Hello, November

EVERLANE sweater and blouse, CÉLINE belt, RAG & BONE jeans

October was kind of a terrible month (except for the couple of pretty things I bought to cope with life, but now my budget* is yelling at me, so that’s a wash). In the spirit of having November be better, I wrote a short list of things to do to save my sanity:

  • Actually exercise. This instead of watching other people exercise on TV and in Pinterest workouts.
  • Practice self care. No, really. Stop talking about it and do it. Make a list of things to do and do them.
  • Control what’s incoming. Log off the internet, turn off the ambient TV, start tackling the “to read” pile and listening to these podcasts that are actually interesting and helpful and uplifting. I recently started listening to The Friend Zone and I’m hooked.
  • Appreciate what is here. Stop thinking in the wrong direction (thanks Fran), worrying about the past and future, and really take in the moment and world around you right now; make an effort to deal with what it is instead of what it isn’t or what  you wish it were.



*I evangelize about the greatness that is You Need A Budget. There’s a 34 day free trial and a $6 discount if you purchase it using the links here. Prosper.



Whatever happened to that Project 333?

everything but the sweaters

You know, it was all good for two seasons. I was feeling all streamlined and minimalistic and creative and zen-like (not really). Then I decided that I don’t really have enough clothing to warrant making a big deal about seasonal capsule wardrobes. And then I realized the responsible and ethical thing to do would be to stop shopping entirely and use up what I have…or at least make everything I decide to buy worth the expense by using the hell out of it. 

There are a lot of articles on the subject of capsule wardrobes and wardrobe refinement and dressing like the idyllic French woman, and the more I read, the more wasteful all of the culling and minimizing seems. 

Toss everything you haven’t worn in six months! Throw out whatever doesn’t spark joy! Pare down until you only have this number of things! 

I don’t want to be part of that any more than I do wantonly buying things for the sake of buying / impressing / fashion / feeling better. They are two sides of the same coin: on both, clothing is viewed as disposable when it is not. 

I admit the cycle of buying and selling made me comfortable. I felt that offloading an item somehow absolved me of guilt from not using it and the stain of buying a new thing. All good on first look, but unless that sold item is worn to shreds, it is probably worn a bit, resold or donated. If not sold at a charity shop, it’s sent to a country where it has the chance to fuck up the local economy for clothiers or sit in a huge pile of refuse clothing for time immemorial. This makes me a lot less comfortable. Not choosing well in the first place can have ill effects down the line and because we don’t live with them, it’s dangerously easy to disregard them. It’s even easier when clothing is so accessible (cheap and plentiful) and we are kept ignorant of the conditions under which most of it is made.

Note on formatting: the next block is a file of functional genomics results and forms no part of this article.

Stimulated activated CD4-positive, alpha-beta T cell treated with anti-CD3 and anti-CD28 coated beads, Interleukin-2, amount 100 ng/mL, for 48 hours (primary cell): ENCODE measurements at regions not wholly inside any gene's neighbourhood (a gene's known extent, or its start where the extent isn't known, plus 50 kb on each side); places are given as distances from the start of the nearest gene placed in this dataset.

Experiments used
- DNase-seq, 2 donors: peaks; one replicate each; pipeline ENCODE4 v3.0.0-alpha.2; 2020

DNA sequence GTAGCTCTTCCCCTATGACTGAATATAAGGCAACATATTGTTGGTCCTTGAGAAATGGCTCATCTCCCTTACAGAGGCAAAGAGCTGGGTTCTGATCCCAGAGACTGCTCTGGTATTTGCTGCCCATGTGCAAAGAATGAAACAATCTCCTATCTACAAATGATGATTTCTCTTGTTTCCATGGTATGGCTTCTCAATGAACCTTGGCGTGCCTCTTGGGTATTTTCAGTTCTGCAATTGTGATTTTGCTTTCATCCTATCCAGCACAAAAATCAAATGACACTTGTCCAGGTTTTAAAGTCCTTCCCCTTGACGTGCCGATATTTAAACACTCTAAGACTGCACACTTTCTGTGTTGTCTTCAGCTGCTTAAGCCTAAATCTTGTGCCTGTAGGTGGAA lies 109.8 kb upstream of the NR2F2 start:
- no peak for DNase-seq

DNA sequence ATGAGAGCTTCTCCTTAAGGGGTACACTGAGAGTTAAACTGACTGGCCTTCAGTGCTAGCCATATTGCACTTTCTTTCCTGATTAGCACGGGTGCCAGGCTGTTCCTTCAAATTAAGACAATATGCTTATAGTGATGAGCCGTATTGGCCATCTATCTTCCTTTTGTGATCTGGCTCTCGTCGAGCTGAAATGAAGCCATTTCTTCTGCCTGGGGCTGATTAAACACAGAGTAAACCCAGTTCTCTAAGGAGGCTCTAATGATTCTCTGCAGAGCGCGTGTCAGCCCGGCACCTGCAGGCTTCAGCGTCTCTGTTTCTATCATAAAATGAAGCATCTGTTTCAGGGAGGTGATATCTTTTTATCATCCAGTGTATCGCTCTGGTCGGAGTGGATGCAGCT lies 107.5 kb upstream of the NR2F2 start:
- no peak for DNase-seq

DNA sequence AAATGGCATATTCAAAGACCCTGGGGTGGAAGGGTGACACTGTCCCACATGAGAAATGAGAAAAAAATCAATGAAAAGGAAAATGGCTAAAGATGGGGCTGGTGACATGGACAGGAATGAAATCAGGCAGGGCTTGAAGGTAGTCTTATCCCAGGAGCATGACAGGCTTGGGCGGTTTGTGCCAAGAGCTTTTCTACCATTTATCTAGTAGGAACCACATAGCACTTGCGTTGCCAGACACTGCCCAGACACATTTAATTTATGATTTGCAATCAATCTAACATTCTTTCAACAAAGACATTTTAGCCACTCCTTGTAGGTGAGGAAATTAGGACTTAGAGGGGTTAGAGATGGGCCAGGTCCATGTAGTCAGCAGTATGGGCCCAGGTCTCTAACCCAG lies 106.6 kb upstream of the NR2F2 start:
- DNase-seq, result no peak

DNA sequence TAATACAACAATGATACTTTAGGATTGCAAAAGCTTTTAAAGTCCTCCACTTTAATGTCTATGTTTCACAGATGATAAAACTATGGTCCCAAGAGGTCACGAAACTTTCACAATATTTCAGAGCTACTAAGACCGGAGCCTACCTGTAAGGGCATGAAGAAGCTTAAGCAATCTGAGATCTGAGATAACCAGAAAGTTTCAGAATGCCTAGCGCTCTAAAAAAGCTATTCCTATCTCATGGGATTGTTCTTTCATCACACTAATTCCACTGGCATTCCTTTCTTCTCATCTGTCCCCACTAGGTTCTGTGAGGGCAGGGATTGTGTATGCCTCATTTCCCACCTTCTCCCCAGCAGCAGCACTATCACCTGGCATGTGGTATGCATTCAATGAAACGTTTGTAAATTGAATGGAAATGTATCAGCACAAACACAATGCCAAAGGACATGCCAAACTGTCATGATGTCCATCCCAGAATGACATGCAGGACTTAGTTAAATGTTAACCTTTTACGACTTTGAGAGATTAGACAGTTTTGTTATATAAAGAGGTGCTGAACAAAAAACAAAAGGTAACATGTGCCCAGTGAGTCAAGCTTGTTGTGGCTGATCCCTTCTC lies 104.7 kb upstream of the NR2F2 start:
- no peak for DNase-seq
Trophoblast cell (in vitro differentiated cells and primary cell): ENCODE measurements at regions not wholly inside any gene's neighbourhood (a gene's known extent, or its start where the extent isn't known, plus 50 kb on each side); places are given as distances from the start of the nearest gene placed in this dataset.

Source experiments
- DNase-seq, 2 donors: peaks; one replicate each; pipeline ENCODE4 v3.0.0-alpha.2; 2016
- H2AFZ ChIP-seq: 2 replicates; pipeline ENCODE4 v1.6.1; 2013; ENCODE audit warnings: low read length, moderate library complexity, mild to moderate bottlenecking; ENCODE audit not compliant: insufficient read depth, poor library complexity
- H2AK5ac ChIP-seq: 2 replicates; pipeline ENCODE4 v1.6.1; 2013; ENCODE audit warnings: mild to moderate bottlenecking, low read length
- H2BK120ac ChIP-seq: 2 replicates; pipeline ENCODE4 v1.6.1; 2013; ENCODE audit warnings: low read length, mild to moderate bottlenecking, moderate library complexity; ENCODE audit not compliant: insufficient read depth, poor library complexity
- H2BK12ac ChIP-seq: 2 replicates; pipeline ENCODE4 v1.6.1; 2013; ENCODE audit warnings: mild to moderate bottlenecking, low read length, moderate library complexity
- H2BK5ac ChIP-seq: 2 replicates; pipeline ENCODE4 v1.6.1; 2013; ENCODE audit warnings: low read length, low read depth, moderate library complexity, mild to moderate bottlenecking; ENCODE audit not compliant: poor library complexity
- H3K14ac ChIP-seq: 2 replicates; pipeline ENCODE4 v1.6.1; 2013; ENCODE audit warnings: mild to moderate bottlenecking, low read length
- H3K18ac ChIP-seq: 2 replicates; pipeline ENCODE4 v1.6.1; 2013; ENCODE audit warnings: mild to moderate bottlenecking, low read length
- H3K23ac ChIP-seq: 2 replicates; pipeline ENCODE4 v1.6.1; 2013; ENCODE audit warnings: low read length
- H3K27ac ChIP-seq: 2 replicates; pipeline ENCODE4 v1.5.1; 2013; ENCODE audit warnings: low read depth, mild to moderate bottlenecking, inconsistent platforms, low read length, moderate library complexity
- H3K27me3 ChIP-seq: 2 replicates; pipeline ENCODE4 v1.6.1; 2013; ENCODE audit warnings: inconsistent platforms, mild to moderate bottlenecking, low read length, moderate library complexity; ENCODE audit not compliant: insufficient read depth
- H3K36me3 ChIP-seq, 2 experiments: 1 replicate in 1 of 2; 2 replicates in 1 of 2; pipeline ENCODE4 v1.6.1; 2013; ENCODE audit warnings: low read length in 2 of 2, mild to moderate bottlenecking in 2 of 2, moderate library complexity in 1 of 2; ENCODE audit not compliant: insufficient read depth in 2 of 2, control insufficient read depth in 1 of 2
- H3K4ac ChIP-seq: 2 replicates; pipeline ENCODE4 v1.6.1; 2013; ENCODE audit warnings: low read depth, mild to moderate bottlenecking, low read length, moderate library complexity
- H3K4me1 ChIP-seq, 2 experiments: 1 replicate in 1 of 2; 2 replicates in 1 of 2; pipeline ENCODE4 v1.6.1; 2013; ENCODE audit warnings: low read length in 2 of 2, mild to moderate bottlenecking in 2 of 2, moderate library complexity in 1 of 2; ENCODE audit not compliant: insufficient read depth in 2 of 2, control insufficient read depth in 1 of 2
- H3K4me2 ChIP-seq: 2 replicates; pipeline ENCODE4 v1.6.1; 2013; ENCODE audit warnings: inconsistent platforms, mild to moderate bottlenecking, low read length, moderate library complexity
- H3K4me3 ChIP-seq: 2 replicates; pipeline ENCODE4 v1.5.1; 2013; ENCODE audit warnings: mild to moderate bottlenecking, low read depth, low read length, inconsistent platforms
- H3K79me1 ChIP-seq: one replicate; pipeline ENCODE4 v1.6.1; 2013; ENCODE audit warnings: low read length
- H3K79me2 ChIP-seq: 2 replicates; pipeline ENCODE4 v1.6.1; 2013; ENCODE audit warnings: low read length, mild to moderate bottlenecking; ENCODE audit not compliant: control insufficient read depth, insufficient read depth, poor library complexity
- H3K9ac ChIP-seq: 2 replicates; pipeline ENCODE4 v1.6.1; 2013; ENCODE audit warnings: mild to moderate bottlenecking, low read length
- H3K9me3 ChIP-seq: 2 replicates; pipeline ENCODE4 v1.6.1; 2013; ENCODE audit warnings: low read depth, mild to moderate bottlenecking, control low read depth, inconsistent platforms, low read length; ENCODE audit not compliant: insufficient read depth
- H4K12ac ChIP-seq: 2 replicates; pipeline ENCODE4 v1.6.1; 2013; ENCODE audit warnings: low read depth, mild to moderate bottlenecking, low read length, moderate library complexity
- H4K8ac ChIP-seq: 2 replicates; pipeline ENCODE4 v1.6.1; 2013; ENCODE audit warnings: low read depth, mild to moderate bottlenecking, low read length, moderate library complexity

I won’t get started on how the people at the very bottom of the production chain suffer no matter what (The True Cost does it well enough). 

I have no solutions to offer since industry-wide changes need to happen, but me, myself, personally? I’m going to have a good, long, and hard think before I exchange money for the privilege of wearing something. I’m going to give myself space to choose well. And then I’m going to do my best to wear everything I have until it falls apart because that’s what was intended. 

And yes, I’m aware of the irony given the last post. Journey, journey, journey. 

Notes on a Post-It 003


Karly Loyce by Alasdair McLellan for i-D Magazine

Karly Loyce here perfectly illustrates my life’s essence at this particular moment in time. 

Fall is here and Portland decided that the sun was no longer welcome. In “celebration,” I completed my first seasonal turnover of clothes.  I have questions.  Mainly one question: HOW do people, who live in places with seasons, continuously shop for things when they have to switch them out every 3-6 months?  I have half a rack and two and a half drawers of wearable items and this turnover took me damn near the entire day.

I finally bought the Helmut Lang blazer that I’ve always wanted but could never find for a decent price. I found it for a decent price; a mad decent price, even. I’m still meditating on whether or not I’m a label whore (since I had a perfectly serviceable, albeit inferior, dupe), and I think I’m going to decide that I don’t really care either way. Narcissistic nihilism, man.

Yoga is amazing. I haven’t leveled up to naked yoga, but that’s because I don’t have my shit all the way together. Once I do? NAKED YOGA. Ok, probably not, but I need to aim for something.

I realized a while back that I’ve spent an inordinate amount of time trying to get as many pieces as possible and practical from Shopbop‘s Ultimate Closet from Pre-Spring of 2011. The key to affording designer clothing on a budget? Wait two to four years for everything – eBay will provide.

And while we’re here, I feel like I can safely say that capsule wardrobes are not the key to happiness. Nothing external is the key to happiness. But I’m sure we all knew that.